Sub bituminous coal is a lignite that has been subjected to an increased level of organic metamorphism. This metamorphism has driven off some of the oxygen and hydrogen in the coal. That loss produces coal with a higher carbon content (71 to 77% on a dry ash-free basis). Sub bituminous coal has a heating value between 8300 and 13000 British Thermal Units per pound on a mineral matter free basis. On the basis of heating value it is subdivided into sub bituminous A, sub bituminous B and sub bituminous C ranks.
Bituminous
Bituminous is the most abundant rank of coal. It accounts for about 50% of the coal produced in the United States. Bituminous coal is formed when a sub bituminous coal is subjected to increased levels of organic metamorphism. It has a carbon content of between 77 and 87% on a dry ash-free basis and a heating value that is much higher than lignite or sub bituminous coal. On the basis of volatile content, bituminous coals are subdivided into low volatile bituminous, medium volatile bituminous and high volatile bituminous. Bituminous coal is often referred to as "soft coal," however this designation is a layman's term and has little to do with the hardness of the rock.
Anthracite
Anthracite is the highest rank of coal. It has a carbon content of over 87% on a dry ash-free basis. Anthracite coal generally has the highest heating value per ton on a mineral matter free basis. It is often subdivided into semi-anthracite, anthracite and meta-anthracite on the basis of carbon content. Anthracite is often referred to as "hard coal"; however this is a layman's term and has little to do with the hardness of the rock.

My guess is, the sub-bituminous burns up quicker and doesn't hold the heat as well as bituminous and anthracite. When I burned bituminous coal it help high temps the entire time. If closing down the manual flue damper isn't working then it must be the low BTU coal you are burning. Try bituminous or anthracite and see if you notice a difference.
Smokeyja
 
Baseburners & Antiques: Glenwood #6 baseheater
Coal Size/Type: Nut / Anthracite

Re: US Stove Hot Blast Furnace Problems

PostBy: SteveZee On: Tue Jan 03, 2012 5:17 pm

Sub bit is whole other animal. The quality varys hugely and you are never going to get the sort of burn times that people are getting out of anthracite or good bit coal. Check out some of Kielanders TCL 2000 threads (is that the harmon model number?) He's up in Alaska burning sub bit along with Shortbus and others. They might can help you.
SteveZee
 
Hand Fed Coal Stove: Glenwood Modern Oak 116 & Glenwood 208 C Range

Re: US Stove Hot Blast Furnace Problems

PostBy: Smokeyja On: Tue Jan 03, 2012 6:12 pm

Sub-bit must be ultra cheap right?
Smokeyja
 
Baseburners & Antiques: Glenwood #6 baseheater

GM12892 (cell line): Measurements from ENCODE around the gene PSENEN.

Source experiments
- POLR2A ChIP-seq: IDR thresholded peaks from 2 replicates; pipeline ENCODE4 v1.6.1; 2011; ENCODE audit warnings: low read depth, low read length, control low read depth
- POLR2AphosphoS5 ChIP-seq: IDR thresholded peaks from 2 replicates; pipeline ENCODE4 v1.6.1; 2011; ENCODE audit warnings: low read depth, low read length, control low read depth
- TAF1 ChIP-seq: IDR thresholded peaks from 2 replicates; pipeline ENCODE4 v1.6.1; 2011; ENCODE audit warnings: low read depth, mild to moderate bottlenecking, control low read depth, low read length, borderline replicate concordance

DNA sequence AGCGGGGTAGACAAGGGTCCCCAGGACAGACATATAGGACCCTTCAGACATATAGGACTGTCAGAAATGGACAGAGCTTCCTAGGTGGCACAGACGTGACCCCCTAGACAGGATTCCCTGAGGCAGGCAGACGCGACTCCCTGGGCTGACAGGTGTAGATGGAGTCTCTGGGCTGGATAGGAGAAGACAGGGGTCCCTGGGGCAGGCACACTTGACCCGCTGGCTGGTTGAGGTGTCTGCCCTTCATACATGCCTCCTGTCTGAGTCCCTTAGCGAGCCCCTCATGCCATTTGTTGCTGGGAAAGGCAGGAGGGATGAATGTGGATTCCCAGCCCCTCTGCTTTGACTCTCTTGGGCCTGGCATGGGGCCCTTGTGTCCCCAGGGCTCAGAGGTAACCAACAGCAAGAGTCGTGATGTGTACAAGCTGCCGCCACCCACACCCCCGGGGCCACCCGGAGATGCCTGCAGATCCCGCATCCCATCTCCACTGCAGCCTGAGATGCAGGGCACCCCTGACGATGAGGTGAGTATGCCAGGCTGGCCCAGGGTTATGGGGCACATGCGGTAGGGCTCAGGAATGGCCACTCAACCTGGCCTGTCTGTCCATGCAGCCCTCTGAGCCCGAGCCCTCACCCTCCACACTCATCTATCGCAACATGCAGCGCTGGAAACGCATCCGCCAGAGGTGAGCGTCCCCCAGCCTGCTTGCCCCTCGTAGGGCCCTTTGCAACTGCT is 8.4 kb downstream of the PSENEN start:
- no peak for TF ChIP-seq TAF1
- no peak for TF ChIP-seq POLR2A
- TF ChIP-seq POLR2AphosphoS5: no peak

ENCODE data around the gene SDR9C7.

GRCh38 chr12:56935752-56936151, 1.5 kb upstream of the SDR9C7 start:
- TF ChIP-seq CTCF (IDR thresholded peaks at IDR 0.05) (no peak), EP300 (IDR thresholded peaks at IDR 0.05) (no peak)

Coal Size/Type: Nut / Anthracite

Re: US Stove Hot Blast Furnace Problems

PostBy: SteveZee On: Tue Jan 03, 2012 7:13 pm

Smokeyja wrote:Sub-bit must be ultra cheap right?

In Alaska, they call it combustable dirt.
SteveZee
 
Hand Fed Coal Stove: Glenwood Modern Oak 116 & Glenwood 208 C Range

Re: US Stove Hot Blast Furnace Problems

PostBy: dmay On: Tue Jan 03, 2012 7:17 pm

yes it was ultra cheap it was free but I have found the problem was the draft was'nt good ,it working great now it is 24 outside and 73 inside great thanks everybody for the help .hope to be able to help someone else with the info.
dmay
 
Stove/Furnace Make: us stove
Stove/Furnace Model: hot blast 1500

Re: US Stove Hot Blast Furnace Problems

PostBy: dmay On: Wed Jan 04, 2012 9:36 pm

I m still not getting the burn time you'll ,if the burn times you ll are talking about is no adding of coal ,Im having to add sub-bit coal around every 3 to 4 hrs then stove losses temp down to 300 can you help me get longer time with out having to load again shaking ash around every12 hrs
dmay
 
Stove/Furnace Make: us stove
Stove/Furnace Model: hot blast 1500

Re: US Stove Hot Blast Furnace Problems

PostBy: Op4_camper On: Sun Jan 08, 2012 11:20 am

What seems to be working for me. I filled in the three air vents in betten the firebrick and load door. Looked like two more in back corner. Also just the top vent for air inducer. Leave the bottom one open. That way if you get air injecting it blow at grate level only.

Tractor supply has 16oz bottle of fire brick cement for 3 dollars.
Op4_camper
 
Stove/Furnace Make: hot blast burning hard nut.
Stove/Furnace Model: us stove

Re: US Stove Hot Blast Furnace Problems

PostBy: SteveZee On: Wed Jan 11, 2012 9:57 am

dmay wrote:I m still not getting the burn time you'll ,if the burn times you ll are talking about is no adding of coal ,Im having to add sub-bit coal around every 3 to 4 hrs then stove losses temp down to 300 can you help me get longer time with out having to load again shaking ash around every12 hrs


I doubt you'll ever get 12 hours using sub bit coal. 3-4 hrs is about right with decent sub bit. The only way you'll ever get 12hrs out of that furnace is by using anthracite or good Kentucky lump bit coal. That's just the way of the world, the nature of the beast etc... The only guys getting those burn and shake times are NOT using sub bit. Sorry to be the bearer of bad news, but you need to know what you're chasing is not really viable with that fuel.
SteveZee
 
Hand Fed Coal Stove: Glenwood Modern Oak 116 & Glenwood 208 C Range